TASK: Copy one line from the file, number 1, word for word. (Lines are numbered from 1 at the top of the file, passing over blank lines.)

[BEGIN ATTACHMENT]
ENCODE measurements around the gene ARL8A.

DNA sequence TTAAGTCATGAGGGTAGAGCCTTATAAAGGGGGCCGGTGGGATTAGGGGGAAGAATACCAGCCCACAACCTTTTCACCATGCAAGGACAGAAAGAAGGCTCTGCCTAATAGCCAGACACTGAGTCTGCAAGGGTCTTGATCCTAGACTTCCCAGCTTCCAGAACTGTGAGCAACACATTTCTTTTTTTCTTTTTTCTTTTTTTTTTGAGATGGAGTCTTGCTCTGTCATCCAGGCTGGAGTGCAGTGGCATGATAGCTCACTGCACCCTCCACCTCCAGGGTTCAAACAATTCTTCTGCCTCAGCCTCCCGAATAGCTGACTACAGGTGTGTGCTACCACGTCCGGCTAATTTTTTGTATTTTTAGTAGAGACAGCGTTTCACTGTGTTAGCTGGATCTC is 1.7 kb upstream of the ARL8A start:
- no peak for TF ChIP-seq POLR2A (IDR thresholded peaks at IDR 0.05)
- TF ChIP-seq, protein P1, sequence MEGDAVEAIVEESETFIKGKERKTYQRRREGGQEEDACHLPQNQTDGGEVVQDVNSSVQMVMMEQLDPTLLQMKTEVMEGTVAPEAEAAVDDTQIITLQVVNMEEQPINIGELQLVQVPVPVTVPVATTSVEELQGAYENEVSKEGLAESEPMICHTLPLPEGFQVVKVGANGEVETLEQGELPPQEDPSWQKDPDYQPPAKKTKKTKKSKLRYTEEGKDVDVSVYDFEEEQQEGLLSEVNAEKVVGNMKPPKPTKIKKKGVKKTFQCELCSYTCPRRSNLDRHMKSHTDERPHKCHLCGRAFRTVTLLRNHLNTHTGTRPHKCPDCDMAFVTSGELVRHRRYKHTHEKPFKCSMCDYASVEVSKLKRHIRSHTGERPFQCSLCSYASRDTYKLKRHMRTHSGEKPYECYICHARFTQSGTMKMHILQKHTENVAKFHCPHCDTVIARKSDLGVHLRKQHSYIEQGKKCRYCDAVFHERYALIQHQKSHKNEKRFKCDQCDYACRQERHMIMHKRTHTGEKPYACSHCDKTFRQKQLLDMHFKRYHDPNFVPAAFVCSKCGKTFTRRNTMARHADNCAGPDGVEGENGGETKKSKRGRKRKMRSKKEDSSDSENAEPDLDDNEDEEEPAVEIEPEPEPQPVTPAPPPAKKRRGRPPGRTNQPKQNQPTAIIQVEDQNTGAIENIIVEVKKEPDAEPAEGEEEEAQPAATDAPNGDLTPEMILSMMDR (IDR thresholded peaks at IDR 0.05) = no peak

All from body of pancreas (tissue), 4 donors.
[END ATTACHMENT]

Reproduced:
ENCODE measurements around the gene ARL8A.